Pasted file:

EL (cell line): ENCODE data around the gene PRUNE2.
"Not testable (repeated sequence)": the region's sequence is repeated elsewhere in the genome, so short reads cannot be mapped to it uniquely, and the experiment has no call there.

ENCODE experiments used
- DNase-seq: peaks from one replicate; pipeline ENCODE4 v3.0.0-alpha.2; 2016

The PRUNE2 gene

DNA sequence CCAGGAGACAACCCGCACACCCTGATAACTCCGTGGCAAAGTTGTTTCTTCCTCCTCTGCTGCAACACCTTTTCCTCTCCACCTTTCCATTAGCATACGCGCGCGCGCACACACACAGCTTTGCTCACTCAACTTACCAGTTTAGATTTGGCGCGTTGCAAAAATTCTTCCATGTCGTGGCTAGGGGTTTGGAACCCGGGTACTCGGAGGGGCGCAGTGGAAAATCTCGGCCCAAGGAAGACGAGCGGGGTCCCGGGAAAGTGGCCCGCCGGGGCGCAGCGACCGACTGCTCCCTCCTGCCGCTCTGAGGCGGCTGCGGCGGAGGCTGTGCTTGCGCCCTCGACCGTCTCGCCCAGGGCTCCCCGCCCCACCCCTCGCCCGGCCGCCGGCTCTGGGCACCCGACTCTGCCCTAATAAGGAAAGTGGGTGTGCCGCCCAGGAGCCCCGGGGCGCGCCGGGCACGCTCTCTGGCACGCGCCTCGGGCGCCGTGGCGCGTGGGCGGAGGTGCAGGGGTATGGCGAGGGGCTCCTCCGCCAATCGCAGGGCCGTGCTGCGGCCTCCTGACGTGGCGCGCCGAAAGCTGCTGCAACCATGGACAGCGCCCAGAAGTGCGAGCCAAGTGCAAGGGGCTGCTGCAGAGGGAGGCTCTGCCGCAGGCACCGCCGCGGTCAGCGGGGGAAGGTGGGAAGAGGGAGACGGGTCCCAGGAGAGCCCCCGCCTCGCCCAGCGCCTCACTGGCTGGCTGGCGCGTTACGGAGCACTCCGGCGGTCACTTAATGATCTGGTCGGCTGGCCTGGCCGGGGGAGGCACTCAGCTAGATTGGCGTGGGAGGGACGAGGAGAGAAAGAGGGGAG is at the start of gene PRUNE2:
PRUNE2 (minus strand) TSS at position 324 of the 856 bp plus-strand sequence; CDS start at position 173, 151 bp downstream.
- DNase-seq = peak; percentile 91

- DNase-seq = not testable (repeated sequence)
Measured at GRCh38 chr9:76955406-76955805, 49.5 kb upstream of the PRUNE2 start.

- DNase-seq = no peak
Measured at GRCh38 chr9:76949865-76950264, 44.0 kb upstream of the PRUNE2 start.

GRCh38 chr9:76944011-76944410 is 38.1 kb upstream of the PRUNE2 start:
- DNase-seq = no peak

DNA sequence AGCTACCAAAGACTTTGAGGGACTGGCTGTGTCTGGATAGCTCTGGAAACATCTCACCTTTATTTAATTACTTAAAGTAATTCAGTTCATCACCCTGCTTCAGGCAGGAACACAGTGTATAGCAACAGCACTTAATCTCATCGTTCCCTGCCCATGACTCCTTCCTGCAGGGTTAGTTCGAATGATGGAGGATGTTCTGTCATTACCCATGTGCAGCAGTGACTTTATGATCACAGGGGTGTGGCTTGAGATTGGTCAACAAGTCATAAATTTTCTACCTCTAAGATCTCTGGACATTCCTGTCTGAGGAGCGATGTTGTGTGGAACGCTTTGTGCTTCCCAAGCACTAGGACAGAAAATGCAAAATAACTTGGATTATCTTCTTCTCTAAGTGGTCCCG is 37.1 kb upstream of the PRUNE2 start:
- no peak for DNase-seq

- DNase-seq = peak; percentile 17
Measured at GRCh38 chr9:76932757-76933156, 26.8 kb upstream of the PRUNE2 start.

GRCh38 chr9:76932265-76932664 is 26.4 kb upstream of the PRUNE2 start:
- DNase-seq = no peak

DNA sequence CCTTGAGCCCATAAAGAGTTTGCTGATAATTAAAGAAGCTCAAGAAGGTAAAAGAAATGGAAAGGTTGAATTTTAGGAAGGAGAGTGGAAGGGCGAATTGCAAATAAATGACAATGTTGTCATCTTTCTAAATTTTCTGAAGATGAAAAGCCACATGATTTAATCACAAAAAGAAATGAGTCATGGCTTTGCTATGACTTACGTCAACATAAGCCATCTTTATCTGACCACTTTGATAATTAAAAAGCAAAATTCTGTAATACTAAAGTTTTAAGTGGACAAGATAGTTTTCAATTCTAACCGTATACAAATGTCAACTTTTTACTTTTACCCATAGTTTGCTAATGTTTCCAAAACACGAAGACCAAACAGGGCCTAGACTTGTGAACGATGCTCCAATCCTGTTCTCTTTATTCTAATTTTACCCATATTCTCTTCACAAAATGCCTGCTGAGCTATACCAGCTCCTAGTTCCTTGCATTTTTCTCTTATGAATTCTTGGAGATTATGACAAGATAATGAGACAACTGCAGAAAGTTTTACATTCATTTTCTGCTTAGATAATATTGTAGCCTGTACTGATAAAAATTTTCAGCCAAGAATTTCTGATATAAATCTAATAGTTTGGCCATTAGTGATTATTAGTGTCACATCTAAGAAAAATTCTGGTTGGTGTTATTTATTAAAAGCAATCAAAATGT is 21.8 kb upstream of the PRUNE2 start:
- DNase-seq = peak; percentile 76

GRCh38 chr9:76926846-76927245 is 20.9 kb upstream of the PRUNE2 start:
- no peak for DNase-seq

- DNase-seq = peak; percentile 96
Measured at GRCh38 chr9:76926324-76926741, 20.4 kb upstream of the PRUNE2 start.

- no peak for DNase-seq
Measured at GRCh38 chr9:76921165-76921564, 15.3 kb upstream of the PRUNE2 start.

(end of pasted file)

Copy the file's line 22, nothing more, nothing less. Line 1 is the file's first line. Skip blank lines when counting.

- DNase-seq = peak; percentile 76